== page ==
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A Tax On Love?

6th June 2017

 

A Tax On Love?

 

With the wedding season in full swing, there are many things to consider: seating plans, guest lists, flowers and.....possibly tax implications!

 

Those couples who each own a house, marry and then decide to live in one of the houses, keeping the other as a rental property, could inadvertently be faced with a tax charge. This is because many mortgage lenders insist that spouses take out a joint mortgage, so the individual who owns the property will have to transfer half to their husband or wife, who will then also take on half of any mortgage debt. It is the transfer of debt that could initiate an additional Stamp Duty Land Tax charge, as the partner is then acquiring an interest in a second property.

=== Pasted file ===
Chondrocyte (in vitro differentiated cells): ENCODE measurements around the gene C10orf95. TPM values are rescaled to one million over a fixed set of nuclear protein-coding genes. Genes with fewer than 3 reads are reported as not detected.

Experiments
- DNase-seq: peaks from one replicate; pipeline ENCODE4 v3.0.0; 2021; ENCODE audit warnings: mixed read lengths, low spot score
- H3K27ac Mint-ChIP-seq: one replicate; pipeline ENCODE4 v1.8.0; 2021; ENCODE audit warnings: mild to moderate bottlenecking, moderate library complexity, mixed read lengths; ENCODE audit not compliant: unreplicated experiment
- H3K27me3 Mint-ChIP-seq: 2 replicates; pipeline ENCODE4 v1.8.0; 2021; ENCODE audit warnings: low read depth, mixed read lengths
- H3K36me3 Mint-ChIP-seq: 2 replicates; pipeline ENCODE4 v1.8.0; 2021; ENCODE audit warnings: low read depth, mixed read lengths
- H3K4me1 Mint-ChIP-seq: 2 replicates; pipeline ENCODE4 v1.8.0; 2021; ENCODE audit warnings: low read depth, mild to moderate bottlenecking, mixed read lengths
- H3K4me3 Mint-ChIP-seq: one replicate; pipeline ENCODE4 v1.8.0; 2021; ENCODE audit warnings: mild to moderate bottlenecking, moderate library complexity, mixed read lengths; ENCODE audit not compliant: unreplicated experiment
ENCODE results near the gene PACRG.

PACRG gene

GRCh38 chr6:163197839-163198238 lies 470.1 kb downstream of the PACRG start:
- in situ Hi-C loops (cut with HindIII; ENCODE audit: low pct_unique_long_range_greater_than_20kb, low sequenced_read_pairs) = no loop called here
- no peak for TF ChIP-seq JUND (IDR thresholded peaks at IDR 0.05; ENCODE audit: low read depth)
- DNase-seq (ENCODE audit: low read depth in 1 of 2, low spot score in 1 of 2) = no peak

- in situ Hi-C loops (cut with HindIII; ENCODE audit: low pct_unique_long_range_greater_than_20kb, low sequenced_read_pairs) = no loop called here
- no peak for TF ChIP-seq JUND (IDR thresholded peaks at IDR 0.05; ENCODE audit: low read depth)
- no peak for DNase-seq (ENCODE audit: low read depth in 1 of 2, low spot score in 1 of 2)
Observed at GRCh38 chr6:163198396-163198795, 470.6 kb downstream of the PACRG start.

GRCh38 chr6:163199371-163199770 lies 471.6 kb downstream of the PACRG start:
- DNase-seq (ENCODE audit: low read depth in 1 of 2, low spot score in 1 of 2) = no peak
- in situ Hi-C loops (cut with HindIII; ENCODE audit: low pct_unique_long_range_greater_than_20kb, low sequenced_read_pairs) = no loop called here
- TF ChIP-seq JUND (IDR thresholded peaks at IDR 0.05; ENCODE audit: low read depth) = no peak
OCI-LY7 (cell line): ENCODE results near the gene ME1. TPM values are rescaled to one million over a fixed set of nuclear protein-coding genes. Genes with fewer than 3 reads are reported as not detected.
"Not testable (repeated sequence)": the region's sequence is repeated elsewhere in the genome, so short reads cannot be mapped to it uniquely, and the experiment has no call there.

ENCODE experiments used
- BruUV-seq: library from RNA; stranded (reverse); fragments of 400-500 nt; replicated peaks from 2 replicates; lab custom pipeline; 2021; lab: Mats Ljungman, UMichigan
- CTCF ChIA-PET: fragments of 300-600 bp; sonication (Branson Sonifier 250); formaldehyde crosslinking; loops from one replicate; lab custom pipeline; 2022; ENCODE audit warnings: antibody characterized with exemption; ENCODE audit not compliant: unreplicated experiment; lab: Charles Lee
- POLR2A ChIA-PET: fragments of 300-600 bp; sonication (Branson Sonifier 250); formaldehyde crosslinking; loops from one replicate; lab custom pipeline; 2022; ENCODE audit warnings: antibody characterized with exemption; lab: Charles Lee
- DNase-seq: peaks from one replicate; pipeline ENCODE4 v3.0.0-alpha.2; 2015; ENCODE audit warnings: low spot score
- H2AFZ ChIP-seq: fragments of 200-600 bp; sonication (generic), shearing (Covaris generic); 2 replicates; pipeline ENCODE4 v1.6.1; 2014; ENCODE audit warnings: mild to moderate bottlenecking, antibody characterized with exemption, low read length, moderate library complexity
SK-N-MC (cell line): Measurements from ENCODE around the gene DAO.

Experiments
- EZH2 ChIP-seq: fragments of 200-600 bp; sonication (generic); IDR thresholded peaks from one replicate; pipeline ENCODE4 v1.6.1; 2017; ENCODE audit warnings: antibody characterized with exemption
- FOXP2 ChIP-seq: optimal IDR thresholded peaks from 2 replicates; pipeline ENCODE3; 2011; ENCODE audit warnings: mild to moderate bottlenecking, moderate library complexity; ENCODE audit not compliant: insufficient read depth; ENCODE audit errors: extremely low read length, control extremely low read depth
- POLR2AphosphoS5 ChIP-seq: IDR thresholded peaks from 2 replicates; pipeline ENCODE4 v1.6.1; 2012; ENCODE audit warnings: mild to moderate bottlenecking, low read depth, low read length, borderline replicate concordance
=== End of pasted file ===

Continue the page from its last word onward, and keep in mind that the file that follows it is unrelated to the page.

Where the newlyweds each own a property there will also be Capital Gains Tax (CGT) complications. The main residence exemption for CGT only applies to one property per married couple, so they must decide which property the exemption will be used for going forward. The second property may eventually be taxable if sold for a profit.

 

On a brighter note there are tax savings that can be enjoyed by wedding guests. Wedding gifts of up to £1,000 per person are exempt from Inheritance Tax and parents of the bride or groom can gift up to £5,000 to the happy couple. (Grandparents can give up to £2,500).

If you require assistance in any aspect of tax planning then please contact a member of our team.

@RichardsonsRCA